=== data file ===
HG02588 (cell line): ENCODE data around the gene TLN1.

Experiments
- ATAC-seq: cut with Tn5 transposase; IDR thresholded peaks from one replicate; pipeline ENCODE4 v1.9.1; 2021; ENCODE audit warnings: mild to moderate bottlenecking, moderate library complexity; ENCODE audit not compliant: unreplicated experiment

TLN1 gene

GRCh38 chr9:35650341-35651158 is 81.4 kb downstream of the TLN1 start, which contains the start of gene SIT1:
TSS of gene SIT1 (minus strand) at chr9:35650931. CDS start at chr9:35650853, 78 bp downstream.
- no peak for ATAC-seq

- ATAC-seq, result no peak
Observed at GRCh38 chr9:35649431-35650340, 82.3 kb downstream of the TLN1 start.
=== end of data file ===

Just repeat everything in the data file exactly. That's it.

HG02588 (cell line): ENCODE data around the gene TLN1.

Experiments
- ATAC-seq: cut with Tn5 transposase; IDR thresholded peaks from one replicate; pipeline ENCODE4 v1.9.1; 2021; ENCODE audit warnings: mild to moderate bottlenecking, moderate library complexity; ENCODE audit not compliant: unreplicated experiment

TLN1 gene

GRCh38 chr9:35650341-35651158 is 81.4 kb downstream of the TLN1 start, which contains the start of gene SIT1:
TSS of gene SIT1 (minus strand) at chr9:35650931. CDS start at chr9:35650853, 78 bp downstream.
- no peak for ATAC-seq

- ATAC-seq, result no peak
Observed at GRCh38 chr9:35649431-35650340, 82.3 kb downstream of the TLN1 start.